Modeling is a valuable tool in ARM's suite of capabilities.

An important component of the Atmospheric Radiation Measurement (ARM) user facility’s mission is to contribute to the improvement of climate and earth system models. To better link ARM observations to global-scale models, ARM has added large-eddy simulation (LES) modeling to its suite of capabilities. LES models combined with ARM observations support the study of atmospheric processes and the improvement of observational retrievals. LES model simulations constrained by observations help to bridge detailed high-resolution observations and spatially coarse global-scale models, thereby strengthening ARM’s ability to impact the development of parameterizations of clouds, aerosols, and radiation in climate models.


A key ARM project combines observational and modeling elements to enable a new level of scientific inquiry. It ties together observational data and LES modeling to support the study of atmospheric processes, improvement of observational retrievals, and representations of clouds, aerosols, and radiation in earth system models. This project, called LASSO—the LES ARM Symbiotic Simulation and Observation activity—focuses on selected modeling scenarios, which are tied to specific meteorological regimes and locations where ARM has collected suites of observations. Currently, two of these scenarios are available. The first scenario focuses on continental shallow convection at ARM’s Southern Great Plains atmospheric observatory. The second scenario focuses on deep convection during ARM’s Cloud, Aerosol, and Complex Terrain Interactions (CACTI) field campaign in Argentina.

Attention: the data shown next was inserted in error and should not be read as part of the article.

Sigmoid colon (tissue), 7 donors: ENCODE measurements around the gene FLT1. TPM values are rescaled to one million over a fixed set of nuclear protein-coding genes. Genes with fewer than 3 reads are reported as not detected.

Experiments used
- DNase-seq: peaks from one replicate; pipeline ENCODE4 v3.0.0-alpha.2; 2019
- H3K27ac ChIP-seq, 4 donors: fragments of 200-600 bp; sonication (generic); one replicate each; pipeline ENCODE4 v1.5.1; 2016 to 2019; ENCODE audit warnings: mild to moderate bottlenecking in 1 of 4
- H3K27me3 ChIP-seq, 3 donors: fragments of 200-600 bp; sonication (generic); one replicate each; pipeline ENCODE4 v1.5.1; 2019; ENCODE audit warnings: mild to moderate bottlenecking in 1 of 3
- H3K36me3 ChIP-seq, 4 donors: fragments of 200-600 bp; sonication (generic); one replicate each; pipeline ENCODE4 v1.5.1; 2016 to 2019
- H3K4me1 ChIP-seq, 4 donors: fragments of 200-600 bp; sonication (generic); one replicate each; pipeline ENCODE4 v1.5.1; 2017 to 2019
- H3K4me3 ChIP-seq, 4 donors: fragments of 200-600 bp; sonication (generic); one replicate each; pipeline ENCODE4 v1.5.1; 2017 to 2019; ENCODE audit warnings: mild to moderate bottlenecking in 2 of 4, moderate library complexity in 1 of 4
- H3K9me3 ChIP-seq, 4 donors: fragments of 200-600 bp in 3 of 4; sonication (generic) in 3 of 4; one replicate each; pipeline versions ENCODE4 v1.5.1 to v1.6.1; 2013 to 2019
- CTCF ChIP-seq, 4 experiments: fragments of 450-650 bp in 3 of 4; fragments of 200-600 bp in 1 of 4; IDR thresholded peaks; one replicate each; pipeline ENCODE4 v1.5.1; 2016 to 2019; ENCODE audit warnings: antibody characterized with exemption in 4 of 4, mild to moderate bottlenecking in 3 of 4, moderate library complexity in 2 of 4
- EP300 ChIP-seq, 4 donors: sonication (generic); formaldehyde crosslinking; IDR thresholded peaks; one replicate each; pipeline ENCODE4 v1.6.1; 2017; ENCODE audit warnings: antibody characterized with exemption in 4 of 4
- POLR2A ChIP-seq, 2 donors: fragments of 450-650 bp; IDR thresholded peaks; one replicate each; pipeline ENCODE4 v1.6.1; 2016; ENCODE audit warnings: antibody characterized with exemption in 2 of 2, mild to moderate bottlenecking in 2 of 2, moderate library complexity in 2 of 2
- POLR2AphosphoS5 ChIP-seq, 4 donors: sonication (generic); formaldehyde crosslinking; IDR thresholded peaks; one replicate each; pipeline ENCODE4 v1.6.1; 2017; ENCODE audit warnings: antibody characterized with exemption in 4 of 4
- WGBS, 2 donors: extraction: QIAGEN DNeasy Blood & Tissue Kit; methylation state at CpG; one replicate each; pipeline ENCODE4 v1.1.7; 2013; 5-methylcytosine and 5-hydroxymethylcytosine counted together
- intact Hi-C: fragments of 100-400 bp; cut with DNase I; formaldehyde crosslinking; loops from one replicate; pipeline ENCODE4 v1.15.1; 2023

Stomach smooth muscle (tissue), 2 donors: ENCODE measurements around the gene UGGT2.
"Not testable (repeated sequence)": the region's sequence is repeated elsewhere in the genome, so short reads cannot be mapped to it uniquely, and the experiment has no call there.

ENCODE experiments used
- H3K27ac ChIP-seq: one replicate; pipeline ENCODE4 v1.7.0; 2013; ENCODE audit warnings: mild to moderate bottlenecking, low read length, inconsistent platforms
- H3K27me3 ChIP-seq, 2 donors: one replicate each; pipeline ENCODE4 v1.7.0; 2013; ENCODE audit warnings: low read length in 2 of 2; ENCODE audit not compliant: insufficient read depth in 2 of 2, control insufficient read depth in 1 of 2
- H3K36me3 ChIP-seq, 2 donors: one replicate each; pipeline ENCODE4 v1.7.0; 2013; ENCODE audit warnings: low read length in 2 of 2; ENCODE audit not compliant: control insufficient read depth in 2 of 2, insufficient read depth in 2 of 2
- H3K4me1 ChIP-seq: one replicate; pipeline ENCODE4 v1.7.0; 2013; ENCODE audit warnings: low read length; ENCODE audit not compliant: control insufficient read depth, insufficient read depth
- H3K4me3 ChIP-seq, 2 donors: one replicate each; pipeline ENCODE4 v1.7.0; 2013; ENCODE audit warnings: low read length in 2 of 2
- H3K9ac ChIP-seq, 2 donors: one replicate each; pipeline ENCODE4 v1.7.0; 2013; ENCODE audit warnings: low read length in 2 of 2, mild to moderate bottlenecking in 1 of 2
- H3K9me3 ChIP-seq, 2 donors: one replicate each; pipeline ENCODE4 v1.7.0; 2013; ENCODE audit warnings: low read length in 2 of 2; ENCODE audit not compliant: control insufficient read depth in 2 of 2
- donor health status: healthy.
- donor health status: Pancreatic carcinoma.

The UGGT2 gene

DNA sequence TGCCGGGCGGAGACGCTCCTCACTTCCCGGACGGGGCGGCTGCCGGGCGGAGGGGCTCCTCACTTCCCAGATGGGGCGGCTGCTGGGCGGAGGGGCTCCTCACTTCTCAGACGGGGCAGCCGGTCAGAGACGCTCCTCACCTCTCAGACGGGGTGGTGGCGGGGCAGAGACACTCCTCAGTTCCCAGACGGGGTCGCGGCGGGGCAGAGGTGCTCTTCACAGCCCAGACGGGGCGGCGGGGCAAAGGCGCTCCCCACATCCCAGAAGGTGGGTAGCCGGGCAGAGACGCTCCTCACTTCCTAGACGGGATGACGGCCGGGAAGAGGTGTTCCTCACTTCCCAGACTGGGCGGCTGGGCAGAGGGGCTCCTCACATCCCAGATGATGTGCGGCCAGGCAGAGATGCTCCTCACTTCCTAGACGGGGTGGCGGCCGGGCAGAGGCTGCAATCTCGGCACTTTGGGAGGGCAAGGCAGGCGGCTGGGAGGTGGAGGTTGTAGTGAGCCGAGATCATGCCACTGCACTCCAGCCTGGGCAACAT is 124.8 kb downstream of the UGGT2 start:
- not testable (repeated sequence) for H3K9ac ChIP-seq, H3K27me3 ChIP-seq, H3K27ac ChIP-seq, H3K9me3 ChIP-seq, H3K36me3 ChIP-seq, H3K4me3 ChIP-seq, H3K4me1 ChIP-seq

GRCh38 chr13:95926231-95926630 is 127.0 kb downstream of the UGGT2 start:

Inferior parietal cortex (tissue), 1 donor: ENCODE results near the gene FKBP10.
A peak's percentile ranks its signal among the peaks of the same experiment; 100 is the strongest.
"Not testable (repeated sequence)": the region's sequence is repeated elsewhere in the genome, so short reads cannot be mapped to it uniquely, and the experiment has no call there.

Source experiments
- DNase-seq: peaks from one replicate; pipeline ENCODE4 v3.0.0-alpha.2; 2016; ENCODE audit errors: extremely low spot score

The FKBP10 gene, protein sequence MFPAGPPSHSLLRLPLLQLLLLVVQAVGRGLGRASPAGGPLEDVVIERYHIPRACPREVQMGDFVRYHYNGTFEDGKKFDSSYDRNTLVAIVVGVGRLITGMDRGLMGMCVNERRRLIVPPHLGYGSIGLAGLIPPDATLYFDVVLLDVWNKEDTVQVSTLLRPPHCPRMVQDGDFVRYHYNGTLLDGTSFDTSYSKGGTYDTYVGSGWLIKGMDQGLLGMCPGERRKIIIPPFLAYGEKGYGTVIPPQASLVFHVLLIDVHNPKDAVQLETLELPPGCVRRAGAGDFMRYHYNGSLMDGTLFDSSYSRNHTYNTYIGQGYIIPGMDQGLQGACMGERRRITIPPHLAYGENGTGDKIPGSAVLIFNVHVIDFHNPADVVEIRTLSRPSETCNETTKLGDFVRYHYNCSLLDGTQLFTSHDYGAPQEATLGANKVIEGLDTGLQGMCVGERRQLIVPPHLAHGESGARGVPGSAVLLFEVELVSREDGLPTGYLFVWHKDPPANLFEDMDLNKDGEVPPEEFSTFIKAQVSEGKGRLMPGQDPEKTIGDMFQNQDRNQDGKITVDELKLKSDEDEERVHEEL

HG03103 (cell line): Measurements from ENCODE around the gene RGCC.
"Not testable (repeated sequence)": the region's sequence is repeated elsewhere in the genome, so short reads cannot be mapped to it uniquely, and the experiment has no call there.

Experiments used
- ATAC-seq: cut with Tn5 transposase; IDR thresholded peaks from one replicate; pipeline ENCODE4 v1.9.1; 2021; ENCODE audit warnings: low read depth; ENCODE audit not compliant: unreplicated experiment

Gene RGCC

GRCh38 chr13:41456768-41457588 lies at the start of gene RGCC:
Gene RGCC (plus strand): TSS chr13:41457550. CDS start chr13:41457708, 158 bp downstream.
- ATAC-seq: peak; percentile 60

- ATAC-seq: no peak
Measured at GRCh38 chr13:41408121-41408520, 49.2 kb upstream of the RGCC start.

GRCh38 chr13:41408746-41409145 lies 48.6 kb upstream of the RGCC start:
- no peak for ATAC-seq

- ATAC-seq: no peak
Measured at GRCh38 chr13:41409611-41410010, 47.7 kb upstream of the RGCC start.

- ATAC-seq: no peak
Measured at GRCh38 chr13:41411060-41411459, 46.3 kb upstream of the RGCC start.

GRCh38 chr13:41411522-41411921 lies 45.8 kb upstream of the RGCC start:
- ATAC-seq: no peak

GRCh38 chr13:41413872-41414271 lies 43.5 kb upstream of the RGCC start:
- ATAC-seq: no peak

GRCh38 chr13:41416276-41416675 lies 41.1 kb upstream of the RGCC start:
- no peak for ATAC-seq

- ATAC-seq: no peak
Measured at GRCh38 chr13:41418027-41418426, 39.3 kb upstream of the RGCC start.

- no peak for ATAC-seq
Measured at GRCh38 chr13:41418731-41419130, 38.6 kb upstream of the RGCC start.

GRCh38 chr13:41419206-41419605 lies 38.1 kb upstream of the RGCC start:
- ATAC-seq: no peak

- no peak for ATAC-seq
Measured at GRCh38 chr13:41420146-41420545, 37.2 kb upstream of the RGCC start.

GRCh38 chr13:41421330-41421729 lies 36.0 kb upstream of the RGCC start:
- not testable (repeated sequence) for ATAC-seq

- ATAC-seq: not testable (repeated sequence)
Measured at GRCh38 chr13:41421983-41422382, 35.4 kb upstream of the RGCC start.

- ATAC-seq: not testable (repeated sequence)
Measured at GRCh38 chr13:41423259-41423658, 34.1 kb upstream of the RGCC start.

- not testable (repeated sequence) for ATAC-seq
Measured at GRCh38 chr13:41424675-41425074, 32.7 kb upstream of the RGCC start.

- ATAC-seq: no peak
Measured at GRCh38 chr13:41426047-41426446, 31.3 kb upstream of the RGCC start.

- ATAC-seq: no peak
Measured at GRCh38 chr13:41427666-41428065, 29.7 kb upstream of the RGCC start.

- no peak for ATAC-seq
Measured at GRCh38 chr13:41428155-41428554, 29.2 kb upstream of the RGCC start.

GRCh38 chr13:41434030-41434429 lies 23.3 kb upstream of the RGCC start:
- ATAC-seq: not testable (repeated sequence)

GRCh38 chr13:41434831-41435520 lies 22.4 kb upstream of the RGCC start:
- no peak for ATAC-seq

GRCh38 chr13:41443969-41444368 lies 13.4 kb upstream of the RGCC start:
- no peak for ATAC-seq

Modeling Partnerships

ARM instruments are gathering the observational data required to power national and international research efforts related to earth system changes. A growing number of scientists are now making use of ARM data to better represent processes in earth system models, but challenges remain in applying ARM data to these models both because of the different spatial scales they represent and differences in perspective between observational and modeling studies. Explicit partnerships between ARM and modeling groups lead to strategies that address these challenges.

ARM is also contributing to the evaluation and development of the Energy Exascale Earth System Model (E3SM), which is supported by the U.S. Department of Energy. E3SM has a library of ARM data cases to help with testing and evaluating parameterizations in its single-column model. In addition, E3SM’s diagnostics package (E3SM-Diags) integrates the ARM Data-Oriented Metrics and Diagnostics Package (ARM-DIAGS). This integration allows users to test E3SM output at multiple ARM sites against climatology and time-series files generated from ARM data.